Daylight streamed into the cafeteria Monday morning at Mill Creek Elementary School as the district’s first COVID-19 vaccine clinic for ages 5 to 11 got underway.
School nurse Molly Matter talked with parent volunteers about handling consent forms, moving the process along and keeping children calm during the actual shots.
Then came the kids. Except for a bit of nervousness right as they got the shot, most of the children vaccinated during the first hour and a half of the two-hour clinic seemed untroubled by the process. They laughed and talked while they waited in line.
Similar to the flu clinics held annually at schools, the COVID-19 clinics will be held throughout the district over the next several weeks. Centers for Disease Control and Prevention Director Rochelle Walensky expanded recommendation of the Pfizer vaccine for younger children Nov. 2.
The clinic vaccinated 175 out of the school’s 578 students, Matter said. Some parents let her know they were getting their children vaccinated at outside locations.
The number of students getting vaccinated at Mill Creek was shifting, Matter said early in the day, because parents, a number of whom reached out to the school over the weekend, were still sending in consent forms for their kids.
“I think that the people who have signed their kids up for it today have been anxious to get it done,” Matter said.
COVID-19 vaccinations are optional for public school children in Missouri, and a written consent form is required for them to get the shot at school.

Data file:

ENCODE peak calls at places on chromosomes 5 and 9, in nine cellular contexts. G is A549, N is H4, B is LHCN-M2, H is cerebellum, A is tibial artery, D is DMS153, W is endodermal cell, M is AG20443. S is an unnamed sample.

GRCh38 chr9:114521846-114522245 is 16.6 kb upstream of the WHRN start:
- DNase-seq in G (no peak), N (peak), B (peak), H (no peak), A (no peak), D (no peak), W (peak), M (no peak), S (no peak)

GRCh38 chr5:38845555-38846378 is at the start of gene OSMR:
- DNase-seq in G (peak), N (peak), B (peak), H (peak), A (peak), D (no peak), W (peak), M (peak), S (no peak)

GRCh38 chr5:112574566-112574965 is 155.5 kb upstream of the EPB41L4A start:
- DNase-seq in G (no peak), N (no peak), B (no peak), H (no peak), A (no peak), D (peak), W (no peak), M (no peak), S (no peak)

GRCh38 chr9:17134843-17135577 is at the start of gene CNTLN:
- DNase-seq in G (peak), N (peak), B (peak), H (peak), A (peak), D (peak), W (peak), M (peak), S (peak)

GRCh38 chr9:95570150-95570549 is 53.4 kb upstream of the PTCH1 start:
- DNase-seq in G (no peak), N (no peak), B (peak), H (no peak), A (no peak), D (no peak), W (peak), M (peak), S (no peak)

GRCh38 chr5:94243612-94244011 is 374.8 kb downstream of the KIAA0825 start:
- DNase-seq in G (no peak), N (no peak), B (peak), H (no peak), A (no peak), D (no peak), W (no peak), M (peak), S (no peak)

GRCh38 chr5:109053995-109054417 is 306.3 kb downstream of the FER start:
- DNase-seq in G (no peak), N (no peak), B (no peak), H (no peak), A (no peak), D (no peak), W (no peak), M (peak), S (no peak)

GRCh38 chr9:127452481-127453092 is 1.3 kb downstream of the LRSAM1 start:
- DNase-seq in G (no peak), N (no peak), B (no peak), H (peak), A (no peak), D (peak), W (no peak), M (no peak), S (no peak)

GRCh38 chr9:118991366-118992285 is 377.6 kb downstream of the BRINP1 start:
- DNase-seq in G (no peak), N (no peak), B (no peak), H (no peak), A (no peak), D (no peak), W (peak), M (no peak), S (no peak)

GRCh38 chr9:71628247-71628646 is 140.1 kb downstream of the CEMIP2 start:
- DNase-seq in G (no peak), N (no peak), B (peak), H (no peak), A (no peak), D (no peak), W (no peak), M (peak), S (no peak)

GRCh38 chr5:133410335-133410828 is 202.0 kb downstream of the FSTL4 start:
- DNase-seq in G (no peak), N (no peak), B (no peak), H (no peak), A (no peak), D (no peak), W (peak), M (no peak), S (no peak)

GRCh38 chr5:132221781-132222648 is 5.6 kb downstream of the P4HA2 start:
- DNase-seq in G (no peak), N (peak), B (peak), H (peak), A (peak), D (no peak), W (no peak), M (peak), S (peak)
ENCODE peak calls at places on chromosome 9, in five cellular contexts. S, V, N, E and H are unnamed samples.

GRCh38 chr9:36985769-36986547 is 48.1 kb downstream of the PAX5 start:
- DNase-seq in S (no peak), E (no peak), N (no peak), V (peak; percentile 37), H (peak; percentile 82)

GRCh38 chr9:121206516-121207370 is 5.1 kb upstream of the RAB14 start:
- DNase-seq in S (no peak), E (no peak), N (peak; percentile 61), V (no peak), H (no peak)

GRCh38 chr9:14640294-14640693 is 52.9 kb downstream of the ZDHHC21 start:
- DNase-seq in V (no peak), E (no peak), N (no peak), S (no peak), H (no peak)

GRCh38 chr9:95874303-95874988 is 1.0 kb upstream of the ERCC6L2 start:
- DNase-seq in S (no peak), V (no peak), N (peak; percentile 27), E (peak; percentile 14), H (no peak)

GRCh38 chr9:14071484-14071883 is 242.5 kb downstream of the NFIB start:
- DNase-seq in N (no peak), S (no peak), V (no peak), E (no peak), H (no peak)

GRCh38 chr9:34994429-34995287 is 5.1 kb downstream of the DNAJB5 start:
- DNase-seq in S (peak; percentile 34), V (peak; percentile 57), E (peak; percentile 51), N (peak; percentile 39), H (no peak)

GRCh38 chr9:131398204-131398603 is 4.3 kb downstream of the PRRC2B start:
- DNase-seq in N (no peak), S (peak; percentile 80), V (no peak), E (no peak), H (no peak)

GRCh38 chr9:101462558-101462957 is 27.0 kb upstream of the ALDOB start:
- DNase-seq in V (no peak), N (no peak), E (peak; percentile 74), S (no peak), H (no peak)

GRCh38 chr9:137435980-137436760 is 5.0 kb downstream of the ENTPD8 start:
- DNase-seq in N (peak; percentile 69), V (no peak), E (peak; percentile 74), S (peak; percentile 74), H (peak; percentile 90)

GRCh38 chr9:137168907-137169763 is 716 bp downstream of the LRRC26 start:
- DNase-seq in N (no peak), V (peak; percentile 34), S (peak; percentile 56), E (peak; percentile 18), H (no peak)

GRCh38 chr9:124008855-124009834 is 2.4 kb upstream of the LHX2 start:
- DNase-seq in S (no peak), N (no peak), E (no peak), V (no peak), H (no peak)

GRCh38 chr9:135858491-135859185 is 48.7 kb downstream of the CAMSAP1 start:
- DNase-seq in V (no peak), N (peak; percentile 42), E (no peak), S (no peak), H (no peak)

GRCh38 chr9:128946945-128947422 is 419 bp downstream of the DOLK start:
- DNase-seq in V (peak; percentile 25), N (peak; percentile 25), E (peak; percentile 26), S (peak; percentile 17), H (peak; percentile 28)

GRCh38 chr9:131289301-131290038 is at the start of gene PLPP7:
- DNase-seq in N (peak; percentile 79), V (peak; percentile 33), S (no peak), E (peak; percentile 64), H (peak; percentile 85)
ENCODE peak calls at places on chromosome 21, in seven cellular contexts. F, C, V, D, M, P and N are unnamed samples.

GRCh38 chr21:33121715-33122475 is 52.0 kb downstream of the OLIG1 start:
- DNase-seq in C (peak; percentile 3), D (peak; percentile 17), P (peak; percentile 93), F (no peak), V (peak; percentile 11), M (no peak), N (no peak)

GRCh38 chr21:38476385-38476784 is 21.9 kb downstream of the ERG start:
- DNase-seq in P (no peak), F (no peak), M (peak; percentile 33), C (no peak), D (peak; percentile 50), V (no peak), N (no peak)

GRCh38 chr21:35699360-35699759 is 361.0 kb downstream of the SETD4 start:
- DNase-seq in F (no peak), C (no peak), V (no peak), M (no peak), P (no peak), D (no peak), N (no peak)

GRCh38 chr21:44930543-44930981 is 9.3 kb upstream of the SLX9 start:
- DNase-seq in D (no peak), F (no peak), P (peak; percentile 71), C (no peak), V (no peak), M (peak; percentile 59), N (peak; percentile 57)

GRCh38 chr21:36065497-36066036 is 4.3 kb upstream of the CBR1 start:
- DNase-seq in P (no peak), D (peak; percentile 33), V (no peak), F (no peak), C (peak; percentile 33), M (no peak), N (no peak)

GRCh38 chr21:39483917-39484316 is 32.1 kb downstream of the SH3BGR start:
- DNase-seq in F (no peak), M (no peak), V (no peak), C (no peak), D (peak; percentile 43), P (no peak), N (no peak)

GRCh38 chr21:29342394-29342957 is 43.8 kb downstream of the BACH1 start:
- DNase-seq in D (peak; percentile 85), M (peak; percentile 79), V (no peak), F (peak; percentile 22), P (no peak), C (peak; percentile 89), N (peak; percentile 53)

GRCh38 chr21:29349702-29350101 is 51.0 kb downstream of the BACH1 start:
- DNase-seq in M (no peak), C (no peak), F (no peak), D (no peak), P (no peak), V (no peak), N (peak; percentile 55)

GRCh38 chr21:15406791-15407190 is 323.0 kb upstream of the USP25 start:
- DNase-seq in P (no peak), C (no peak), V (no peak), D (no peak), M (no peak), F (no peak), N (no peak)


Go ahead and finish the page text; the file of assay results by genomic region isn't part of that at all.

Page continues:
A letter to families last week said the district hopes that “with the expansion of vaccine availability, guidance from health and medical professionals at the local, state or federal levels, coupled with decreasing trends of positivity in our community,” the indoor mask mandate might be removed. Students, staff and visitors have been required to wear masks in district school buildings and on school buses since August.
The Columbia/Boone County Health and Human Services Department is providing the vaccines and the nurses to administer them. Clinic dates are planned so that participating children will receive their first dose by the start of the winter break, Dec. 22.
“CPS, obviously is the biggest district in our county, so we work with them pretty closely to get all those schools scheduled,” department health educator Ashton Day said.
Families may also receive the vaccine through outside health care providers; however, some pediatrician offices might have longer wait times compared with health departments and national pharmacies.
On a personal note, Matter was especially happy when she heard about the vaccine’s approval for younger children. “I’m a mom of three kids who are all under 12,” she said, “so this announcement was pretty exciting for me just personally.”